A study has been conducted on behalf of The Food Standards Agency in order to establish how many UK oysters carry the Norovirus. It found that just over three-quarters of the oysters tested showed traces of the virus.
Now, this doesn’t necessarily mean that UK oysters are dangerous; indeed the FDA has stated that the findings are not in any way conclusive. The findings cannot distinguish between infectious and non-infectious viruses, so it is difficult to ascertain what the impact could be on public health.
The findings are not pointless, however. There are currently no set legal safe levels of the Norovirus in oysters, and these results will be used to further our understanding of what acceptable levels should be.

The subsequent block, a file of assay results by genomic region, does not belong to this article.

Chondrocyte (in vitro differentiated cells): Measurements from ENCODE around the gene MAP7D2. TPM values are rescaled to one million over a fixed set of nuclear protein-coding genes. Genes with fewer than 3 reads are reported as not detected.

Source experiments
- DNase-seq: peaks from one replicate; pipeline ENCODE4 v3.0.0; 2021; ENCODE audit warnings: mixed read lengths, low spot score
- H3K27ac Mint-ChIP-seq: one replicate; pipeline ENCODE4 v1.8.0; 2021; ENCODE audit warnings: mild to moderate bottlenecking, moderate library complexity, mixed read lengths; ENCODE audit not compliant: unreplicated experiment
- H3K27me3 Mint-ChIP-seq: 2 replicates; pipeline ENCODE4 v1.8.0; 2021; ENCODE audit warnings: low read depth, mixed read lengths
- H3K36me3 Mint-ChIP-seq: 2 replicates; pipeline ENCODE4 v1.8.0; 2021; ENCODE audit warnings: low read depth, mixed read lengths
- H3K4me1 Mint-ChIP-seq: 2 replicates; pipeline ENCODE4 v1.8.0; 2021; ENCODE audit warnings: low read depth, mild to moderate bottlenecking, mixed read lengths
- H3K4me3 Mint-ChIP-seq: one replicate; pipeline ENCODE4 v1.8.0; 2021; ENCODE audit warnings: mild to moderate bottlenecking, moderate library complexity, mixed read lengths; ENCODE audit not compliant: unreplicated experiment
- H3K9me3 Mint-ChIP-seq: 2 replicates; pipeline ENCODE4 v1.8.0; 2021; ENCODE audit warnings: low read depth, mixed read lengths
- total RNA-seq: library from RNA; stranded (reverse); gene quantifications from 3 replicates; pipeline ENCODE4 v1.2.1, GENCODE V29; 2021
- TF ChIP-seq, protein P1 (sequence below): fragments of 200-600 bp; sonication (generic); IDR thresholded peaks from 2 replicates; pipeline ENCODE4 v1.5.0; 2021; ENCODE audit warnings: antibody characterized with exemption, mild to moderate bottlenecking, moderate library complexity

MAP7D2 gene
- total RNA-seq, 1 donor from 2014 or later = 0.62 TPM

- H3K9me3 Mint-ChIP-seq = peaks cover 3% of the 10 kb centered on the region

Oysters carrying the Norovirus famously caused the closure of celebrity chef Heston Blumenthal’s restaurant in 2009, with two hundred and forty people complaining they had been infected. It is estimated that up to one million Britons catch the bug every year.
Food safety training is essential for those working in the food industry so that these kinds of viruses that can be passed on through food and drink are understood and steps can be taken to minimise the risk to the public.